• If we want to make this throughput test more rigorous against adversarial proxies, we're going to have to do things like introduce persistent identifiers for snowflake proxies (#29260), and make some modifications to the broker to track proxy performance and periodically scan proxies for malicious behaviour. Doing so makes snowflake proxies more and more similar to Tor relays and I'm not sure this fits the model we have in mind for proxies to be simple, lightweight, and ephemeral.
  • Ultimately, this may be more trouble than it's worth if it means we have to maintain a separate deployed probe point. Rolling this functionality into the broker would be better for this reason since we need a broker deployment already for the whole system to work.

comment:12 Changed 3 months ago by dcf

Status: needs_reviewneeds_revision

The refactoring in proxy-go, allowing proxy-go to treat the broker and the bridgestrap mostly equivalently, looks reasonable. I don't see this as something meant to be secure against adversarial proxies, only psychological reassurance for honest proxy operators. I really don't think this function should be rolled into the broker; actually I think the broker should be more compartmentalized overall. Even if it's running on the same host, I feel it should be a separate process.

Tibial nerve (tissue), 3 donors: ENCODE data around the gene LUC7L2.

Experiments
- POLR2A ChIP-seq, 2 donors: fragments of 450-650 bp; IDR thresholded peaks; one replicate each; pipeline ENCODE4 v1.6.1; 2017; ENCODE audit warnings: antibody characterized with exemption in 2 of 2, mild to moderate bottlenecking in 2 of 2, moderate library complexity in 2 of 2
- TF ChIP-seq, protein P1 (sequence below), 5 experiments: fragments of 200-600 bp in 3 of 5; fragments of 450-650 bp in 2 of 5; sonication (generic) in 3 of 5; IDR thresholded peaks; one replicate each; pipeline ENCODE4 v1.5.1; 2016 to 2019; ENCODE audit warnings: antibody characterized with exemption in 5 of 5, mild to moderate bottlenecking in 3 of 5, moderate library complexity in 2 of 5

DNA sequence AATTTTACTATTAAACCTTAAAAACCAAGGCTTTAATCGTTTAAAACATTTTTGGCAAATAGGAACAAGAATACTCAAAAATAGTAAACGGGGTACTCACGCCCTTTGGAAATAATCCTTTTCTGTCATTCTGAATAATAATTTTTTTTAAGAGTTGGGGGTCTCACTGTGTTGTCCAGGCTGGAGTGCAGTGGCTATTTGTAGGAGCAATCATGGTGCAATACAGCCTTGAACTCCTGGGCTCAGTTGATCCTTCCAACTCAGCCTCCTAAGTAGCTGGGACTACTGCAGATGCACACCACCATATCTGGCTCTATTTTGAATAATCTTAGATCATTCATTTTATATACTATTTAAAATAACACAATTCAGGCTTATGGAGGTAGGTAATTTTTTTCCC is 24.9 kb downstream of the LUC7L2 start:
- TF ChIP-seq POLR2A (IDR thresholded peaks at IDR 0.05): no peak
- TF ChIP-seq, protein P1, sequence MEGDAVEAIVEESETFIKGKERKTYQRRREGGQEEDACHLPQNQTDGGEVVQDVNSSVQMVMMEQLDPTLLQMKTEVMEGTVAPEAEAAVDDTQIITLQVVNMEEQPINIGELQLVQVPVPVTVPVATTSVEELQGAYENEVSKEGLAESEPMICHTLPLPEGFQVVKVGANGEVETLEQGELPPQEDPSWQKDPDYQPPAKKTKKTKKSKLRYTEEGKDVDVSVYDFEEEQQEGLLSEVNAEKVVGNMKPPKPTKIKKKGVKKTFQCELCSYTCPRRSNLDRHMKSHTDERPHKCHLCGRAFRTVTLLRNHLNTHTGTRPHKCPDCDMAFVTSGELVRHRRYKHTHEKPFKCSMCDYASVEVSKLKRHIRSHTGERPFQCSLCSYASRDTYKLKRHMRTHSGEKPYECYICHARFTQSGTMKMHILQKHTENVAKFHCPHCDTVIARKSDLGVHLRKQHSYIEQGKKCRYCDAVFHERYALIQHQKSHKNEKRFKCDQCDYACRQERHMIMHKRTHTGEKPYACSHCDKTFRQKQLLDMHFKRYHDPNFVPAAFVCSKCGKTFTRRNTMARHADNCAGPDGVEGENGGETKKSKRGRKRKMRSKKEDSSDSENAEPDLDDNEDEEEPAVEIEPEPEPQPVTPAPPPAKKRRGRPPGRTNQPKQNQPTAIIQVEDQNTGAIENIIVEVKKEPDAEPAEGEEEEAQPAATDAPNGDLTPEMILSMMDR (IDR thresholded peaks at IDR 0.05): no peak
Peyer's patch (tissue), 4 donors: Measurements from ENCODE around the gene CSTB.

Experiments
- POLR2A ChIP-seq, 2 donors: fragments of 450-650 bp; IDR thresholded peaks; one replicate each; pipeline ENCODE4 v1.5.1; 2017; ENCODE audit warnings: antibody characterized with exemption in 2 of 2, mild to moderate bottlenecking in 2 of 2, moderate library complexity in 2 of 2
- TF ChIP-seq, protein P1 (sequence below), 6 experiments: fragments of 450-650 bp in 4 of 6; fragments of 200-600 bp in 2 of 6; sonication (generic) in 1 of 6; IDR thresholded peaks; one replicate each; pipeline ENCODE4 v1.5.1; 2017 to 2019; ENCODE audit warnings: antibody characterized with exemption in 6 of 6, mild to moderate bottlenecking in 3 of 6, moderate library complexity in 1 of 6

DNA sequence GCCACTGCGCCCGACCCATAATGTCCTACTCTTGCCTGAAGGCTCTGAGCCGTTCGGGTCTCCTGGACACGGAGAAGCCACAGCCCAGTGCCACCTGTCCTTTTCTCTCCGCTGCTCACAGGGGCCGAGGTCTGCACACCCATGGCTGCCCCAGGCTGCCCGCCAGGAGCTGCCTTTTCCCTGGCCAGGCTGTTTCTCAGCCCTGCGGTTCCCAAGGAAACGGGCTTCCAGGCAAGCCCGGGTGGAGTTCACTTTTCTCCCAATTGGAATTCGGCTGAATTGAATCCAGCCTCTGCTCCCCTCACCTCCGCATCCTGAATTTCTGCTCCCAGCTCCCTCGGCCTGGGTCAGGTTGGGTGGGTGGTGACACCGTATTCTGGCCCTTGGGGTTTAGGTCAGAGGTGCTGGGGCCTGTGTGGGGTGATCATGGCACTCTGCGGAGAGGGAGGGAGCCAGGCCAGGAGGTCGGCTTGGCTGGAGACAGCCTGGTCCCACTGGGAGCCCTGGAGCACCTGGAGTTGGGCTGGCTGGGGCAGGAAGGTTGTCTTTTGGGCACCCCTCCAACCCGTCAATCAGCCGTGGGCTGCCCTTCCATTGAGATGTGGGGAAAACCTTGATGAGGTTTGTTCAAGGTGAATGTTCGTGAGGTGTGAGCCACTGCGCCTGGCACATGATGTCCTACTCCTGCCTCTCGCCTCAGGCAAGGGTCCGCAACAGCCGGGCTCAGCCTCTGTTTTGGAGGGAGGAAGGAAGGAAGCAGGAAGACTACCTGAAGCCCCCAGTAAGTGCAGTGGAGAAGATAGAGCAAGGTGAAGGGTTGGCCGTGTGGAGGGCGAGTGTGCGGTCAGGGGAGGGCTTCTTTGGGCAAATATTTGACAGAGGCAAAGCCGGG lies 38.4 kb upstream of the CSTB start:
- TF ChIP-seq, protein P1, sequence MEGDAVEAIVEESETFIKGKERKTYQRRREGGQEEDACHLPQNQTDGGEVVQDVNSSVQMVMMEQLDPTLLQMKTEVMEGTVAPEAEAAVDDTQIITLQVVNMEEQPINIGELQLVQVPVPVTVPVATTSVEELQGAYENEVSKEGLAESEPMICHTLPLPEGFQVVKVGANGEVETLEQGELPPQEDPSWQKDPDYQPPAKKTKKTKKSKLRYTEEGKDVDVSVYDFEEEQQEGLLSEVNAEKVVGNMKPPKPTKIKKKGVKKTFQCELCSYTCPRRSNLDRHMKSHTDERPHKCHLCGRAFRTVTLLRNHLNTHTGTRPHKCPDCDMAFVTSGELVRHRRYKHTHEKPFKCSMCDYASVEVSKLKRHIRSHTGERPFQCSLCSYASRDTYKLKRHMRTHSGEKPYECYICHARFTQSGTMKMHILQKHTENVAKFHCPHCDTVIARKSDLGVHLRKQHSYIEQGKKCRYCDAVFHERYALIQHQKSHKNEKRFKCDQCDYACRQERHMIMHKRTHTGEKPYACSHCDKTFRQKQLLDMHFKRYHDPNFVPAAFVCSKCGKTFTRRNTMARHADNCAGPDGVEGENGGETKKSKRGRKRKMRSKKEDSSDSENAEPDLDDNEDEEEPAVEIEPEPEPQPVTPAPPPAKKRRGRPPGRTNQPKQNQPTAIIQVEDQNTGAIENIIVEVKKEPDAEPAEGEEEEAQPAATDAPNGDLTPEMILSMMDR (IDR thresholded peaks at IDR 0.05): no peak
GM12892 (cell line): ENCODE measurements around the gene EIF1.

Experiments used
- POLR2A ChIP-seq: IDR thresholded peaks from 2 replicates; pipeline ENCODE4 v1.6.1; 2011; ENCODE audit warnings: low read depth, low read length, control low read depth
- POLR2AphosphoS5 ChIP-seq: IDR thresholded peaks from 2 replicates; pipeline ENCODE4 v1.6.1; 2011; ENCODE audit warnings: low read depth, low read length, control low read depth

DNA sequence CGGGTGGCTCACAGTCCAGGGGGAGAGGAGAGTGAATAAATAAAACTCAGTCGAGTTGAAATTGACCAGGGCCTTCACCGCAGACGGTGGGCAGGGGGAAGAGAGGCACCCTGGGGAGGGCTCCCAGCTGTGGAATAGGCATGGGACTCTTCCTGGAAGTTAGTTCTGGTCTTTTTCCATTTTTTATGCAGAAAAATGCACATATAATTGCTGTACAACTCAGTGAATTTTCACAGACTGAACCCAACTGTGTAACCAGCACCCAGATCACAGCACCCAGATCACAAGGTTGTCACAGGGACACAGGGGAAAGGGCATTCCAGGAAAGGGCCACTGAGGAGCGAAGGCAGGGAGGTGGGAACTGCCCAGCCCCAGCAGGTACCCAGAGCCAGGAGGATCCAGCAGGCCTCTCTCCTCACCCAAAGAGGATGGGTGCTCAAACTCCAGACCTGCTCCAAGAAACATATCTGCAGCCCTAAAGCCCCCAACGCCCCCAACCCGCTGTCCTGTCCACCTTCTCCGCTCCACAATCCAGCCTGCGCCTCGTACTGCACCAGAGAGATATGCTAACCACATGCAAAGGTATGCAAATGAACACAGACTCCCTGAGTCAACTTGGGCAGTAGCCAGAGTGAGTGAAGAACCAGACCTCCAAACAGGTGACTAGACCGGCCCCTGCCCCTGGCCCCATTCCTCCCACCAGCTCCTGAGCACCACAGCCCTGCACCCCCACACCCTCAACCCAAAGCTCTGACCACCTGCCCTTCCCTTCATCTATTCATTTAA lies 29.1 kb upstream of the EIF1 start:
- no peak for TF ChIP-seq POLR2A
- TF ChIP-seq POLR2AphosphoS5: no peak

I'm having trouble understanding the control flow between Snowflake and ThroughputLogger in bridgestrap. Snowflake.runTest calls Snowflake.MarkWritten to store a timestamp in ThroughputLogger, then does Snowflake.Write which results in calls to Snowflake.dc.OnMessage, which calls ThroughputLogger.AddBytes, which writes into a channel read by Snowflake.Log, which then looks at the previously stored timestamp. I wonder if there's more of a straight-line way to write it.